UN Human Rights Council Tenth Regular Session
Item Four General Debate
Human Rights Situations Requiring the Council’s Attention
Statement by Mark C. Storella
Head of Delegation of the United States of America
Geneva, March 17, 2009
Thank you, Mr. President.
The United States appreciates the opportunity to take the floor on this agenda item covering country human rights situations that require the Council’s attention. In making this statement, the United States notes the importance that we attach to the international community addressing the critical human rights situations of our day. Recognizing both domestic and international scrutiny of the U.S. record, I quote from the introduction to our 2008 Country Reports on Human Rights Practices:
“We do not consider views about our performance voiced by others in the international community – whether by other governments or nongovernmental actors – to be interference in our internal affairs, nor should other governments regard expressions about their performance as such. We and all other sovereign nations have international obligations to respect the universal human rights and freedoms of our citizens, and it is the responsibility of others to speak out when they believe those obligations are not being fulfilled.”
We remain deeply concerned about the plight of prisoners of conscience. There are still far too many examples around the world of governments using detention, arrest, and imprisonment to prevent people from exercising their universal rights, including the fundamental freedoms of expression, association, peaceful assembly, and religion. In Zimbabwe, President Mugabe and his supporters continue to disrupt peaceful gatherings and harass and detain civil society activists and opposition political figures, despite the recent power-sharing agreement. In Iran, lack of due process exacerbates the problem of arbitrary arrests and detention without charge (including the holding of American citizens); closure of newspapers continues as well as the detention of individual journalists. In China, the government has increased detention of dissidents, petitioners, human rights defenders, religious freedom advocates, and defense lawyers. In Cuba, more than 200 prisoners of conscience remain behind bars, often in squalid conditions without access to medical treatment. In Burma, civil society and pro-democracy activists have been harassed, arbitrarily detained, held in harsh prison conditions, and sentenced to more than 65 years in prison. In North Korea, the regime is holding vast numbers of political prisoners in detention camps where they are subjected to severe human rights abuses.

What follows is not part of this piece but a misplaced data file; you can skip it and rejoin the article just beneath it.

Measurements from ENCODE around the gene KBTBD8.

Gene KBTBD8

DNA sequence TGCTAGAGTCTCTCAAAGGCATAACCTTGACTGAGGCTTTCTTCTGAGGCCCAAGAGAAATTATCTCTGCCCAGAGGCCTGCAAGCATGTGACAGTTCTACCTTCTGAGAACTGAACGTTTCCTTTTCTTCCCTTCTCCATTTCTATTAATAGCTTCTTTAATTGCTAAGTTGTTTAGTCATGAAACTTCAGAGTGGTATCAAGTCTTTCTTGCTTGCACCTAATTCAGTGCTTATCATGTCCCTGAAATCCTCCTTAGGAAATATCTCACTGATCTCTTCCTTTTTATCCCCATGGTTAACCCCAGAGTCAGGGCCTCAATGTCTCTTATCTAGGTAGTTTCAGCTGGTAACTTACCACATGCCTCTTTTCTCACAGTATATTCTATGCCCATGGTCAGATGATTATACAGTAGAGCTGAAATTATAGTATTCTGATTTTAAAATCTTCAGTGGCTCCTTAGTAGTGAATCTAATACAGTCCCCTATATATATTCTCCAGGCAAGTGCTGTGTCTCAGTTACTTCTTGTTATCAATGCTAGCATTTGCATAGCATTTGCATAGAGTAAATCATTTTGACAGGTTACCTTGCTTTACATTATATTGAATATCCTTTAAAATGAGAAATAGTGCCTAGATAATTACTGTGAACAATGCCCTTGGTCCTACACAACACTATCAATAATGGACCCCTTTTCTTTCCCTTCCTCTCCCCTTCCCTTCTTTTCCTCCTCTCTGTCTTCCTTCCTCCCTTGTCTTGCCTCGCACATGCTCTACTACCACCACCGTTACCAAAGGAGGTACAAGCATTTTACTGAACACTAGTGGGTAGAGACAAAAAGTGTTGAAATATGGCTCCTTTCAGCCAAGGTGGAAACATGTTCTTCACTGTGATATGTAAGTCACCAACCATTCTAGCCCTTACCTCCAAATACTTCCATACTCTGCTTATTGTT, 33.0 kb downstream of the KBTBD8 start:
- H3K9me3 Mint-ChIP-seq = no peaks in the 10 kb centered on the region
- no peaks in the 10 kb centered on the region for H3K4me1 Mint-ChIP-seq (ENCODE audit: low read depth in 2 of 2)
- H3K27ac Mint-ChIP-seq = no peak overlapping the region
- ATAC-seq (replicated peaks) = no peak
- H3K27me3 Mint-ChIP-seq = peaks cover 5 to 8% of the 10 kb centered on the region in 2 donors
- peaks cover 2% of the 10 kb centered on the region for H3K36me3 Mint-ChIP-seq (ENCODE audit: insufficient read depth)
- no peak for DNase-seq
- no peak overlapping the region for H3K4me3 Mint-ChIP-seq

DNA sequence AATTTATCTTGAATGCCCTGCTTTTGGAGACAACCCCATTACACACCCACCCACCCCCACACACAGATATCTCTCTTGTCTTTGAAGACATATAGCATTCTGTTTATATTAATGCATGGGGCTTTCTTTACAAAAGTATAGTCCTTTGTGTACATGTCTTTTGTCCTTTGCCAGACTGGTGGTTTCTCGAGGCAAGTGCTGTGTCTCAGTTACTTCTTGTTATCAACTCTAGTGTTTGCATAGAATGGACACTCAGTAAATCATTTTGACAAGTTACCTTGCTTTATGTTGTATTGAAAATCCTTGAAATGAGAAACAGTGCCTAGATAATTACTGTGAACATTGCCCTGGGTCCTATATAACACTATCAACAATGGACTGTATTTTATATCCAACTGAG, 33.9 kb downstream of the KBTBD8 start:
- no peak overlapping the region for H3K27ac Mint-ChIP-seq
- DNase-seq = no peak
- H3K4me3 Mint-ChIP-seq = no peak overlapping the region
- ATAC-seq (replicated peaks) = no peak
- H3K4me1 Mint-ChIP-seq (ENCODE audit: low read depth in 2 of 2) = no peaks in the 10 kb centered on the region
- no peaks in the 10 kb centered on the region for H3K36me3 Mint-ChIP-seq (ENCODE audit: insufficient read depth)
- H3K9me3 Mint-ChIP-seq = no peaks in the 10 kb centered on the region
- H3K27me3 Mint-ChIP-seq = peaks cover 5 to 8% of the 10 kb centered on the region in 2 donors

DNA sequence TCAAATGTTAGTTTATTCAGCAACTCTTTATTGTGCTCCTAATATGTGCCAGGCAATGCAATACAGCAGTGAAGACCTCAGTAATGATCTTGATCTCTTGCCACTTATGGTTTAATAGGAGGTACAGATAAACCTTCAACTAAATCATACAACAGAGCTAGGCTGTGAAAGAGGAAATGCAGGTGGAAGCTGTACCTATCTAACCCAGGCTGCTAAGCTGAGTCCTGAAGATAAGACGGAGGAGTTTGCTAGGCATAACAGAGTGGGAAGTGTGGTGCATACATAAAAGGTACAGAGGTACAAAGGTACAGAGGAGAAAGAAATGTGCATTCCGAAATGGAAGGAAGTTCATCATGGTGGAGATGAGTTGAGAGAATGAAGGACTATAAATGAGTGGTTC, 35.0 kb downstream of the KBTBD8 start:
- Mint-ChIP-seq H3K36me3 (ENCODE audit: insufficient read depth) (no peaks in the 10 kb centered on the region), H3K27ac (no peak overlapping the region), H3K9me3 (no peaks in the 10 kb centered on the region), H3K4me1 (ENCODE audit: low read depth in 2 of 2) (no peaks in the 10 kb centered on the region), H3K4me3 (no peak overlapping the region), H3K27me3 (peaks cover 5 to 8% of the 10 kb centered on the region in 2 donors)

The United States believes that independent media represent a key element of any democratic society and are an essential mechanism to foster freedom of speech and the press. In this regard, we are also troubled by the dangers journalists face in attempting to report and inform on controversial issues. In South and Central Asia and Azerbaijan, governments continue to harass individual journalists and in some cases shut down media outlets. In Russia, journalists continue to be harassed and even murdered; all too often, their killers are not brought to justice. In Sri Lanka, independent media and journalists have come under intense pressure through attacks and threats from pro-government actors.
Finally, the United States underscores our continued solidarity with human rights defenders around the world. Last week, Secretary Clinton and First Lady Michelle Obama recognized eight extraordinary women as International Women of Courage who have advanced the rights of all human beings through persistence and bravery. The awards honored recipients for their courage in opposing child marriage in Yemen, in combating sexual and domestic violence in Afghanistan, in fighting impunity in Guatemala, in seeking justice for the families of military conscripts in Russia, in promoting the economic and political empowerment of women in Iraq, in advocating for rule of law and good governance in Uzbekistan, in challenging slavery in Niger, and in pursuing judicial reform and standing up for religious tolerance in Malaysia. The United States calls on the Human Rights Council to stand in solidarity with human rights defenders globally. They need our support – and the world needs their courage and strength of purpose.